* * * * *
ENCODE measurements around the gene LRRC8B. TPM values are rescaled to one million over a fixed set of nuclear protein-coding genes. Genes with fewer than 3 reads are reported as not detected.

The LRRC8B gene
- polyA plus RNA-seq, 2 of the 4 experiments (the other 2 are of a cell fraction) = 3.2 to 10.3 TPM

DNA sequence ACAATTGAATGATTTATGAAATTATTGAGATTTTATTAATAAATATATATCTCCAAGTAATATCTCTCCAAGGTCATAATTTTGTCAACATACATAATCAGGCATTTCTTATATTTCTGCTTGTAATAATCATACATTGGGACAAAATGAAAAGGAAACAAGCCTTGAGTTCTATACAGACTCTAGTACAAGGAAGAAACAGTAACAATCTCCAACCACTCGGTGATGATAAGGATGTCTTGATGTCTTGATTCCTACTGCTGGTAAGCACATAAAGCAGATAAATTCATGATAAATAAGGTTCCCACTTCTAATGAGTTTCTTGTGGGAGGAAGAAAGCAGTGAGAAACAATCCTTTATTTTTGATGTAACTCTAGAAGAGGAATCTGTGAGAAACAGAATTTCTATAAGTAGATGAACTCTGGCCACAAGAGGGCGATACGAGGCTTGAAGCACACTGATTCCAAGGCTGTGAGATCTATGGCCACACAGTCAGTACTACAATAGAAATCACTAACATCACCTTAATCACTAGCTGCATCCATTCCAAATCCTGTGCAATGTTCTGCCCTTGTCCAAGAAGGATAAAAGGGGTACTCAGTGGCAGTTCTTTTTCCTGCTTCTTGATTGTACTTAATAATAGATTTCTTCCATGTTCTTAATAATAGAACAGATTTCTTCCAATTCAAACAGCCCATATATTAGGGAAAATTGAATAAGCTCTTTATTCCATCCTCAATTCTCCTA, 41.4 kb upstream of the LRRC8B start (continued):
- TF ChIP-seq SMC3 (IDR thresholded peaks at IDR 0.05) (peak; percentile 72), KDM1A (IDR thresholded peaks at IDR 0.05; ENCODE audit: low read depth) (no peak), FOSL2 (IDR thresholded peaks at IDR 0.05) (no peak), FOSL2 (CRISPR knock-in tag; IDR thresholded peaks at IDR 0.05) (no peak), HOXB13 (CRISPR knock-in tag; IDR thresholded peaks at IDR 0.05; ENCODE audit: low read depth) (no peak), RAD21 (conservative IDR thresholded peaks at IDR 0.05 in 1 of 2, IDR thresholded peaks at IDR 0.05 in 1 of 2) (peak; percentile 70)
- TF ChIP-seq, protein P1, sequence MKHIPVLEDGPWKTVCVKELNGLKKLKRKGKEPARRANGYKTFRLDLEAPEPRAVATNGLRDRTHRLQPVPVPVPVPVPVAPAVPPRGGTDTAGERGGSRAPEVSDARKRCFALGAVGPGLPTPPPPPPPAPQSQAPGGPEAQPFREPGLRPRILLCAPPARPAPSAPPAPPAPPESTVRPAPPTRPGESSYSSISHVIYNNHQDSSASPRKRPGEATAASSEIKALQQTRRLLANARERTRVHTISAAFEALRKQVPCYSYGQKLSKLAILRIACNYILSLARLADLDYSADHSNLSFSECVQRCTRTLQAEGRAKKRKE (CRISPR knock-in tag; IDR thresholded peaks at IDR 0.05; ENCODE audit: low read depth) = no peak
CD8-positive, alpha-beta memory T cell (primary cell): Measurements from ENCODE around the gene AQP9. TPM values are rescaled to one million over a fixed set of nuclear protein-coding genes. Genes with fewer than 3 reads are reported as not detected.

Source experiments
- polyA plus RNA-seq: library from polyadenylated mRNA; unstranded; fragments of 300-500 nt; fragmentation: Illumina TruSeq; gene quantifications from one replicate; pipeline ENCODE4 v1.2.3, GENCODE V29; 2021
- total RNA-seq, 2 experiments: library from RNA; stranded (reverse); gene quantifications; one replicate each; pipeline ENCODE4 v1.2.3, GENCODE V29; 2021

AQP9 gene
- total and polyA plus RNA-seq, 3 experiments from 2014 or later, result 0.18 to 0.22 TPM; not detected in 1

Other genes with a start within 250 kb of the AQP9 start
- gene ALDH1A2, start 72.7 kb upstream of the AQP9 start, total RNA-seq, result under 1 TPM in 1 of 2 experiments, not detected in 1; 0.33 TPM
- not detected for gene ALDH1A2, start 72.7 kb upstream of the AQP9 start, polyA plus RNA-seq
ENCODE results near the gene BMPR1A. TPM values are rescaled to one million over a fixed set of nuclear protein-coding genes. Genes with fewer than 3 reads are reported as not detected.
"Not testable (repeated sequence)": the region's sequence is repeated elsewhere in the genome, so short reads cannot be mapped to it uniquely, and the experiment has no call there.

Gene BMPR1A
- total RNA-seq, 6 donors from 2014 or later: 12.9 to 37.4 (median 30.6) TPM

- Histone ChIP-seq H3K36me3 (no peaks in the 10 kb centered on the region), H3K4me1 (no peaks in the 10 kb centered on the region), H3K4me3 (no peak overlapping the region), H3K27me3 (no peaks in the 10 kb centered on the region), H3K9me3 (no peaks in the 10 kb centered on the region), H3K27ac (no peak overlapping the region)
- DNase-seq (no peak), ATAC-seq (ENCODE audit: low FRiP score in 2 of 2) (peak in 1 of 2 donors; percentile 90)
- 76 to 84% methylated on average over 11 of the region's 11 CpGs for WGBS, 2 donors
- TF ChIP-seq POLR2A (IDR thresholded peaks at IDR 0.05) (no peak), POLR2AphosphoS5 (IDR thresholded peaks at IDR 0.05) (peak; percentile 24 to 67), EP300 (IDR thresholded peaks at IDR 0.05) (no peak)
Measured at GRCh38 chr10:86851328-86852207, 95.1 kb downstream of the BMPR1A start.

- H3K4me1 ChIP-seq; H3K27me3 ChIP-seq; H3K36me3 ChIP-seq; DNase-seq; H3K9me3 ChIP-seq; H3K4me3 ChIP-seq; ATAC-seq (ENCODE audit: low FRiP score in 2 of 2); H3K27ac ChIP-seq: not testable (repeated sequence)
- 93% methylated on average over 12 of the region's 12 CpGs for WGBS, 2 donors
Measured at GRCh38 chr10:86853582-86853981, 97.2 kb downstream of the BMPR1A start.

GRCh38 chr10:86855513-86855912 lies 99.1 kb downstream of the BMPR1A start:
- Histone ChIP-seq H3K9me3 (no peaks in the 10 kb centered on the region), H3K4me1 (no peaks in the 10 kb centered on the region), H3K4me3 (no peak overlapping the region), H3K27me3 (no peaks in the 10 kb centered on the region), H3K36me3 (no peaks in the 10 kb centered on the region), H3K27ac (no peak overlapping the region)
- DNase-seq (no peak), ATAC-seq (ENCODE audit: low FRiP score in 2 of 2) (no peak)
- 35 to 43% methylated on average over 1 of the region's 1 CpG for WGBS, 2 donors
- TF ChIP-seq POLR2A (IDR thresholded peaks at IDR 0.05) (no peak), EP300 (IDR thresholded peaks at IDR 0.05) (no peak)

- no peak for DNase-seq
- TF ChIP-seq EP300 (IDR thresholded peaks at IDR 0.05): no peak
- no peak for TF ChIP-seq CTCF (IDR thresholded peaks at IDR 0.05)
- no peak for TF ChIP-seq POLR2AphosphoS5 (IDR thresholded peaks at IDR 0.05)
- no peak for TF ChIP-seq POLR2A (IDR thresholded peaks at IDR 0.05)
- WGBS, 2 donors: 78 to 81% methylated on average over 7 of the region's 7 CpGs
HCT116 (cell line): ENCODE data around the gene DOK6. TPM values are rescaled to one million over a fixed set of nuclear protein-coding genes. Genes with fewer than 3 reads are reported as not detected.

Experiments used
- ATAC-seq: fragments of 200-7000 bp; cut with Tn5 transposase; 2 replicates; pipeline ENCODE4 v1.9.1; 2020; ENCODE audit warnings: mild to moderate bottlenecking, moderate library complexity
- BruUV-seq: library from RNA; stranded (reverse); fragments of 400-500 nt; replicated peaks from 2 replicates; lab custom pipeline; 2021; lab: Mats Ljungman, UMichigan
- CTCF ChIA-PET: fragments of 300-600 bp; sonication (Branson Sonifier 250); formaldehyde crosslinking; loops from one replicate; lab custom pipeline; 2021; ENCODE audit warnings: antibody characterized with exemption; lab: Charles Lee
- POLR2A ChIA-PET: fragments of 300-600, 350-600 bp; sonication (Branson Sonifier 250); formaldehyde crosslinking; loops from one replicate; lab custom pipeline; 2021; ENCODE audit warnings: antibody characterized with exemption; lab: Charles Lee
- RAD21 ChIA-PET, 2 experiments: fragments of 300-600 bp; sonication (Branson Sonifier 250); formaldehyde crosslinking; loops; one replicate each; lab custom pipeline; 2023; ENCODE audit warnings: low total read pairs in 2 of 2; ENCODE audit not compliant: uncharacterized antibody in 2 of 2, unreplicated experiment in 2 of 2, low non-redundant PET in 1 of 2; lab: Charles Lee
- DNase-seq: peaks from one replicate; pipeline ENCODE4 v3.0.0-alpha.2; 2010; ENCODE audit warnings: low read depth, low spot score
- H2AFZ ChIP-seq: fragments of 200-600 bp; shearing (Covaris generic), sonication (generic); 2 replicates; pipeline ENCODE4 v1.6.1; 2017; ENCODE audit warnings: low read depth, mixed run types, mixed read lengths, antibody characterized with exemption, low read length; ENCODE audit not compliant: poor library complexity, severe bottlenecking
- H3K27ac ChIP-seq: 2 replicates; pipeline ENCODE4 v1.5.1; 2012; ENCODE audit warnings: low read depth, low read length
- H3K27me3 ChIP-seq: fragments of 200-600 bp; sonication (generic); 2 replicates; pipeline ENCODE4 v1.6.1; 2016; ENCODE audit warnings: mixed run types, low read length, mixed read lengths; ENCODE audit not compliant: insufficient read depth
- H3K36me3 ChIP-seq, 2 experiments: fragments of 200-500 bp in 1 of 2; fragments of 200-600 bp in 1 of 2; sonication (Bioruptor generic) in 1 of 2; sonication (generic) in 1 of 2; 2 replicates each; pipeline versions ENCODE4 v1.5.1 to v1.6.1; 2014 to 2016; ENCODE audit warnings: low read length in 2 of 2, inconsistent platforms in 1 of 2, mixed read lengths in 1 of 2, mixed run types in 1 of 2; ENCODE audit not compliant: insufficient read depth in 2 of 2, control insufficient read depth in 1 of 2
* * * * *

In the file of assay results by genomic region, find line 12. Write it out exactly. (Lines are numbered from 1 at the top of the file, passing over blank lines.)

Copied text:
- total and polyA plus RNA-seq, 3 experiments from 2014 or later, result 0.18 to 0.22 TPM; not detected in 1